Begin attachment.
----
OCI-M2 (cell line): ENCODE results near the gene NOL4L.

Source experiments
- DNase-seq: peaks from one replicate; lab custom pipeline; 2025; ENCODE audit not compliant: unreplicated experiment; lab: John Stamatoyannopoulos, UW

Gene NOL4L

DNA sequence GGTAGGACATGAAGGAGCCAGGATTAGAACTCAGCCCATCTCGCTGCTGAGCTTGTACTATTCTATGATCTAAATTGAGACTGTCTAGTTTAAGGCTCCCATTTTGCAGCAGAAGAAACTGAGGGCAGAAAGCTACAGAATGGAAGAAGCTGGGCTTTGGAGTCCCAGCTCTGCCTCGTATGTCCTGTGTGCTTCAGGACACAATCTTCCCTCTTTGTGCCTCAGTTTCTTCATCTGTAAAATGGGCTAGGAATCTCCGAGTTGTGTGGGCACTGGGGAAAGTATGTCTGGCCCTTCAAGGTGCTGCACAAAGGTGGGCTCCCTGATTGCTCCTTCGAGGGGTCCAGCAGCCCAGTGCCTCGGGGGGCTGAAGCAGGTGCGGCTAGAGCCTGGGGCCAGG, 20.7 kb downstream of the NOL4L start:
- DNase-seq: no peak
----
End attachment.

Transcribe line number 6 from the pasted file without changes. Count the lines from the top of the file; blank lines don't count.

- DNase-seq: no peak